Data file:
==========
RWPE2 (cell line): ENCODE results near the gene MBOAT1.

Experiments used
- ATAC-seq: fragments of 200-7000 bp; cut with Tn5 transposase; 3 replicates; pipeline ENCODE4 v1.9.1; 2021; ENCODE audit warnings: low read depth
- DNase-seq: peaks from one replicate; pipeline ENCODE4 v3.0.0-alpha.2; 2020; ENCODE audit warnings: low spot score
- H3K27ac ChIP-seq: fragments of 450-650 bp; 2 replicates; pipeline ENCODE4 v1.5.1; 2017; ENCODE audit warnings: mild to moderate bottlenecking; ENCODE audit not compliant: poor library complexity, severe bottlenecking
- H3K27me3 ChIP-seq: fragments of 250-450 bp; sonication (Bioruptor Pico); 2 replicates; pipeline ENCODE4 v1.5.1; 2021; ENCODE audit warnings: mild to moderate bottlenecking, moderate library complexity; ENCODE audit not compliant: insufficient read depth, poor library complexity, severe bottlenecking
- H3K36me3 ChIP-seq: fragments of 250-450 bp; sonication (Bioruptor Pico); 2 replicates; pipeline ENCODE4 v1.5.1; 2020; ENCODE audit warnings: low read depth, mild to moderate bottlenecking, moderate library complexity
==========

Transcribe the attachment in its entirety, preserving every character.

RWPE2 (cell line): ENCODE results near the gene MBOAT1.

Experiments used
- ATAC-seq: fragments of 200-7000 bp; cut with Tn5 transposase; 3 replicates; pipeline ENCODE4 v1.9.1; 2021; ENCODE audit warnings: low read depth
- DNase-seq: peaks from one replicate; pipeline ENCODE4 v3.0.0-alpha.2; 2020; ENCODE audit warnings: low spot score
- H3K27ac ChIP-seq: fragments of 450-650 bp; 2 replicates; pipeline ENCODE4 v1.5.1; 2017; ENCODE audit warnings: mild to moderate bottlenecking; ENCODE audit not compliant: poor library complexity, severe bottlenecking
- H3K27me3 ChIP-seq: fragments of 250-450 bp; sonication (Bioruptor Pico); 2 replicates; pipeline ENCODE4 v1.5.1; 2021; ENCODE audit warnings: mild to moderate bottlenecking, moderate library complexity; ENCODE audit not compliant: insufficient read depth, poor library complexity, severe bottlenecking
- H3K36me3 ChIP-seq: fragments of 250-450 bp; sonication (Bioruptor Pico); 2 replicates; pipeline ENCODE4 v1.5.1; 2020; ENCODE audit warnings: low read depth, mild to moderate bottlenecking, moderate library complexity